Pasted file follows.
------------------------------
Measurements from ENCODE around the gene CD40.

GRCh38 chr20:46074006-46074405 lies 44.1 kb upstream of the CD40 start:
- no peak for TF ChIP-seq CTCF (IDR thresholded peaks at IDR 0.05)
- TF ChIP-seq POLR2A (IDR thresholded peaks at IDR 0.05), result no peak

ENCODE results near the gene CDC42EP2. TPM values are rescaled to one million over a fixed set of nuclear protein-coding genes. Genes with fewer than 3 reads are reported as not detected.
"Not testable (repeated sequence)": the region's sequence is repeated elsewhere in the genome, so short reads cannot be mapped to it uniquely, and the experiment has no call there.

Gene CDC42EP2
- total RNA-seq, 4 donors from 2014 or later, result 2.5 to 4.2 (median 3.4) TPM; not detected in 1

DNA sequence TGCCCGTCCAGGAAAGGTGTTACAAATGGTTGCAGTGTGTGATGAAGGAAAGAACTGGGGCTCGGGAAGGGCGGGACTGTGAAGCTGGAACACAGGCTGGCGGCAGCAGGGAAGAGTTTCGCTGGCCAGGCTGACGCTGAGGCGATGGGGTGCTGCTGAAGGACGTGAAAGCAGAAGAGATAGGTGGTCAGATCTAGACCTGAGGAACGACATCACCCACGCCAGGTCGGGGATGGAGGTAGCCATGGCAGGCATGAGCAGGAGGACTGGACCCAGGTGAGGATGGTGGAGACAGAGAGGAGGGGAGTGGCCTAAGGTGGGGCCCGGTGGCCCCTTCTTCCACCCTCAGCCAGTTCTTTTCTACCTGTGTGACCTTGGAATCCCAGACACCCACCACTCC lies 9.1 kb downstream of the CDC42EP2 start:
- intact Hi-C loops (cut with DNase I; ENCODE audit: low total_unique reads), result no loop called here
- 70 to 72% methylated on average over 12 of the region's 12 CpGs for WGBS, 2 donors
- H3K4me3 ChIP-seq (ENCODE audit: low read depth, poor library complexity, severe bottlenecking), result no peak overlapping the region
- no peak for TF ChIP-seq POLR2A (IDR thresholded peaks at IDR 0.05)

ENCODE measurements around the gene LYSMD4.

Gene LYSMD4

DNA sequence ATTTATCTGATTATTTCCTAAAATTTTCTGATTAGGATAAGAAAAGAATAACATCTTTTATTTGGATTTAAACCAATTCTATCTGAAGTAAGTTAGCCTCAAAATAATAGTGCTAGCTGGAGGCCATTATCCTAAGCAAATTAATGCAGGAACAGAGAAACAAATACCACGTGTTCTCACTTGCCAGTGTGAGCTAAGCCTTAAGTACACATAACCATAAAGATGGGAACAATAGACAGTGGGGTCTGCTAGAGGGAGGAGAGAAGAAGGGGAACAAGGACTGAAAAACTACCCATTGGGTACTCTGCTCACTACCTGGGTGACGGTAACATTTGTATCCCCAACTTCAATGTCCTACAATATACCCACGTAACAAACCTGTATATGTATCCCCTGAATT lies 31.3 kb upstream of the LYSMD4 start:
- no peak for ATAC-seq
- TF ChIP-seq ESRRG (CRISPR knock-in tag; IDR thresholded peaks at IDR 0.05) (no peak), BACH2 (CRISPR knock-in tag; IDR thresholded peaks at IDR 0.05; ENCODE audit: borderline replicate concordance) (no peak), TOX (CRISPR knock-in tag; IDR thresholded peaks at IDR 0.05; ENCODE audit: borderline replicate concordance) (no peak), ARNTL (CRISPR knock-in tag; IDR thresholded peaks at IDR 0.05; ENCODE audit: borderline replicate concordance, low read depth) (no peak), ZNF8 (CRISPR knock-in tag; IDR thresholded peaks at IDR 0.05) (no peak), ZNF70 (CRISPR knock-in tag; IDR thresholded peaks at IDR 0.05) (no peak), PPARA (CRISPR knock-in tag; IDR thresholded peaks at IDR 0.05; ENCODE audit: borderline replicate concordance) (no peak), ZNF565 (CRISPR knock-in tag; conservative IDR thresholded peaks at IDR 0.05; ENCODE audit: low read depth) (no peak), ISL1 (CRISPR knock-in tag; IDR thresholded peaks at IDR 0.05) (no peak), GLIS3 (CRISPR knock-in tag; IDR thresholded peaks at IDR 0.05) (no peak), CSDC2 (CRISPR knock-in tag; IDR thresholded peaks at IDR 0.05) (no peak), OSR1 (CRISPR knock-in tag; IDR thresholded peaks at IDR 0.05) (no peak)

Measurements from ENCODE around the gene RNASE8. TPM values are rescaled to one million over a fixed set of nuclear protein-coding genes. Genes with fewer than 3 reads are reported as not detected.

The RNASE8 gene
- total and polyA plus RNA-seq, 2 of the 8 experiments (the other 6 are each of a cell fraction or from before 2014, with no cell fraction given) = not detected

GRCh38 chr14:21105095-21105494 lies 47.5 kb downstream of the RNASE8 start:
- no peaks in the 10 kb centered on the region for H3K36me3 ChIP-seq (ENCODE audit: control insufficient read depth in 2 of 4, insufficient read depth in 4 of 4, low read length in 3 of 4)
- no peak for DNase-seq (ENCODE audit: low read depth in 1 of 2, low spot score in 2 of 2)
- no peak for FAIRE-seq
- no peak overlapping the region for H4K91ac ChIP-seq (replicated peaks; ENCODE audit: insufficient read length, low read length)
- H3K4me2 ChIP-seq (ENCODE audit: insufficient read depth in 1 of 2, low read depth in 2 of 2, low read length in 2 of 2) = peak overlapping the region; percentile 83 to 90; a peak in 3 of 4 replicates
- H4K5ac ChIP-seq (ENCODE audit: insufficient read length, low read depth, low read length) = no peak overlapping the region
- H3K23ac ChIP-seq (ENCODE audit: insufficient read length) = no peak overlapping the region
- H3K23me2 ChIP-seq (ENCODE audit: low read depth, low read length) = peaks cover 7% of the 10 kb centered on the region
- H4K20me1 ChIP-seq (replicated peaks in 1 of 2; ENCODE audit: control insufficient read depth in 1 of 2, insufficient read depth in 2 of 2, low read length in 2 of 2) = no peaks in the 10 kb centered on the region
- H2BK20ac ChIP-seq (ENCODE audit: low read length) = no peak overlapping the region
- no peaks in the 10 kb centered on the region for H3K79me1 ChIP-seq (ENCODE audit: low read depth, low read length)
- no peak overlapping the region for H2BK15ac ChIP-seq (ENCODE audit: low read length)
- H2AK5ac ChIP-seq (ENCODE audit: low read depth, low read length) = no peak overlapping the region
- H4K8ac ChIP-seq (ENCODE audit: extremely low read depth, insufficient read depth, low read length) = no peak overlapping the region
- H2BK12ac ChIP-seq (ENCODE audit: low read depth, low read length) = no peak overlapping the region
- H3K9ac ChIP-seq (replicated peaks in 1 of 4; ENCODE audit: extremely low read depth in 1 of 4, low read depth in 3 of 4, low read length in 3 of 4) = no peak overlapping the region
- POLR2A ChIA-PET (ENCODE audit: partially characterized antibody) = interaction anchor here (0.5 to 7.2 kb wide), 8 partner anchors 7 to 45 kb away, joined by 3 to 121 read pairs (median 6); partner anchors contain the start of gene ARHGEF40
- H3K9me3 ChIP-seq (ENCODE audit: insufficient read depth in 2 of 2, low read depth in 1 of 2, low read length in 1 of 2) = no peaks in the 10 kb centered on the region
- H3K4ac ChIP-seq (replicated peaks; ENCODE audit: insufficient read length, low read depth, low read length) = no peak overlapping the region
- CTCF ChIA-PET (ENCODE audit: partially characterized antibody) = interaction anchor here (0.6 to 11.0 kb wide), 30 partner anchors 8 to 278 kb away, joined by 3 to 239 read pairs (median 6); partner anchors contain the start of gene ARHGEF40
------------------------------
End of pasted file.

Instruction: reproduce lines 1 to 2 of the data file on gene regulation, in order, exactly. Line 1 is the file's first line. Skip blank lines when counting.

Measurements from ENCODE around the gene CD40.

GRCh38 chr20:46074006-46074405 lies 44.1 kb upstream of the CD40 start: